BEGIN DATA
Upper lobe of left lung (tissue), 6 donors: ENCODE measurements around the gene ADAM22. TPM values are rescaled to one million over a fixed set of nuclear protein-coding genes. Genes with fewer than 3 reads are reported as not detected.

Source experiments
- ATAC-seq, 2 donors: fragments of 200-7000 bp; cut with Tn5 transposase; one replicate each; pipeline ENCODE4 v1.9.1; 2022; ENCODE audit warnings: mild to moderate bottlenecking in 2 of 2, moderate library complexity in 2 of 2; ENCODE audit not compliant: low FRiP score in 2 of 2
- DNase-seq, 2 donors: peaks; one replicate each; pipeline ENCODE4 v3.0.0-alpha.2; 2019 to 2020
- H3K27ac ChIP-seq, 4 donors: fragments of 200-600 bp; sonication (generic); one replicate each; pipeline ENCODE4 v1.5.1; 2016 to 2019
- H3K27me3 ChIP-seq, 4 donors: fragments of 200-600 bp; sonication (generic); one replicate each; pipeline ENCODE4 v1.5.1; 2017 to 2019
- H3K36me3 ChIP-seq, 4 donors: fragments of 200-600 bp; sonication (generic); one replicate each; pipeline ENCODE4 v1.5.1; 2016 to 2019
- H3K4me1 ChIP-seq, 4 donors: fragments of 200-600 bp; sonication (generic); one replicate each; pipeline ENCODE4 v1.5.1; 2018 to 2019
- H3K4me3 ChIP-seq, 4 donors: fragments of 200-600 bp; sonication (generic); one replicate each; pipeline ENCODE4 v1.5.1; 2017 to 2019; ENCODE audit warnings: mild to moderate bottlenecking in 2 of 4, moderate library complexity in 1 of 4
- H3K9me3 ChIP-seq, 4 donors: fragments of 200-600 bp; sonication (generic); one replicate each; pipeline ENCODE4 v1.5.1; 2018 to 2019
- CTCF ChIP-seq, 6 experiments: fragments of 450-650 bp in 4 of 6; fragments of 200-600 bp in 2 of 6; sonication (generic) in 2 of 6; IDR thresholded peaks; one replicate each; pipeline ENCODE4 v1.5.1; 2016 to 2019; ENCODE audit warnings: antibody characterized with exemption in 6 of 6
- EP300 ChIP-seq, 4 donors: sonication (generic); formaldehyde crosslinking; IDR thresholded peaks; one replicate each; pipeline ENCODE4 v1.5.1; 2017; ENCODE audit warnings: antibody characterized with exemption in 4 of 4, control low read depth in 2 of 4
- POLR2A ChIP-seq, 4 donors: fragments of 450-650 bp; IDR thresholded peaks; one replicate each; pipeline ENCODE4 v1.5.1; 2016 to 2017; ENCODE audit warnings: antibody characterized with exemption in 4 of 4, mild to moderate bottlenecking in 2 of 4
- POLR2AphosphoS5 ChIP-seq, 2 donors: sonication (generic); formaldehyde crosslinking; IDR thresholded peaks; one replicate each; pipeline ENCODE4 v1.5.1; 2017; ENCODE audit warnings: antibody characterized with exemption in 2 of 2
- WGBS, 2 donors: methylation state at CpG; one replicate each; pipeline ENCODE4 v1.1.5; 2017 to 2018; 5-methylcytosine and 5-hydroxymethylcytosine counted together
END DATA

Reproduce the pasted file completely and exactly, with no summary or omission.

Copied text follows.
Upper lobe of left lung (tissue), 6 donors: ENCODE measurements around the gene ADAM22. TPM values are rescaled to one million over a fixed set of nuclear protein-coding genes. Genes with fewer than 3 reads are reported as not detected.

Source experiments
- ATAC-seq, 2 donors: fragments of 200-7000 bp; cut with Tn5 transposase; one replicate each; pipeline ENCODE4 v1.9.1; 2022; ENCODE audit warnings: mild to moderate bottlenecking in 2 of 2, moderate library complexity in 2 of 2; ENCODE audit not compliant: low FRiP score in 2 of 2
- DNase-seq, 2 donors: peaks; one replicate each; pipeline ENCODE4 v3.0.0-alpha.2; 2019 to 2020
- H3K27ac ChIP-seq, 4 donors: fragments of 200-600 bp; sonication (generic); one replicate each; pipeline ENCODE4 v1.5.1; 2016 to 2019
- H3K27me3 ChIP-seq, 4 donors: fragments of 200-600 bp; sonication (generic); one replicate each; pipeline ENCODE4 v1.5.1; 2017 to 2019
- H3K36me3 ChIP-seq, 4 donors: fragments of 200-600 bp; sonication (generic); one replicate each; pipeline ENCODE4 v1.5.1; 2016 to 2019
- H3K4me1 ChIP-seq, 4 donors: fragments of 200-600 bp; sonication (generic); one replicate each; pipeline ENCODE4 v1.5.1; 2018 to 2019
- H3K4me3 ChIP-seq, 4 donors: fragments of 200-600 bp; sonication (generic); one replicate each; pipeline ENCODE4 v1.5.1; 2017 to 2019; ENCODE audit warnings: mild to moderate bottlenecking in 2 of 4, moderate library complexity in 1 of 4
- H3K9me3 ChIP-seq, 4 donors: fragments of 200-600 bp; sonication (generic); one replicate each; pipeline ENCODE4 v1.5.1; 2018 to 2019
- CTCF ChIP-seq, 6 experiments: fragments of 450-650 bp in 4 of 6; fragments of 200-600 bp in 2 of 6; sonication (generic) in 2 of 6; IDR thresholded peaks; one replicate each; pipeline ENCODE4 v1.5.1; 2016 to 2019; ENCODE audit warnings: antibody characterized with exemption in 6 of 6
- EP300 ChIP-seq, 4 donors: sonication (generic); formaldehyde crosslinking; IDR thresholded peaks; one replicate each; pipeline ENCODE4 v1.5.1; 2017; ENCODE audit warnings: antibody characterized with exemption in 4 of 4, control low read depth in 2 of 4
- POLR2A ChIP-seq, 4 donors: fragments of 450-650 bp; IDR thresholded peaks; one replicate each; pipeline ENCODE4 v1.5.1; 2016 to 2017; ENCODE audit warnings: antibody characterized with exemption in 4 of 4, mild to moderate bottlenecking in 2 of 4
- POLR2AphosphoS5 ChIP-seq, 2 donors: sonication (generic); formaldehyde crosslinking; IDR thresholded peaks; one replicate each; pipeline ENCODE4 v1.5.1; 2017; ENCODE audit warnings: antibody characterized with exemption in 2 of 2
- WGBS, 2 donors: methylation state at CpG; one replicate each; pipeline ENCODE4 v1.1.5; 2017 to 2018; 5-methylcytosine and 5-hydroxymethylcytosine counted together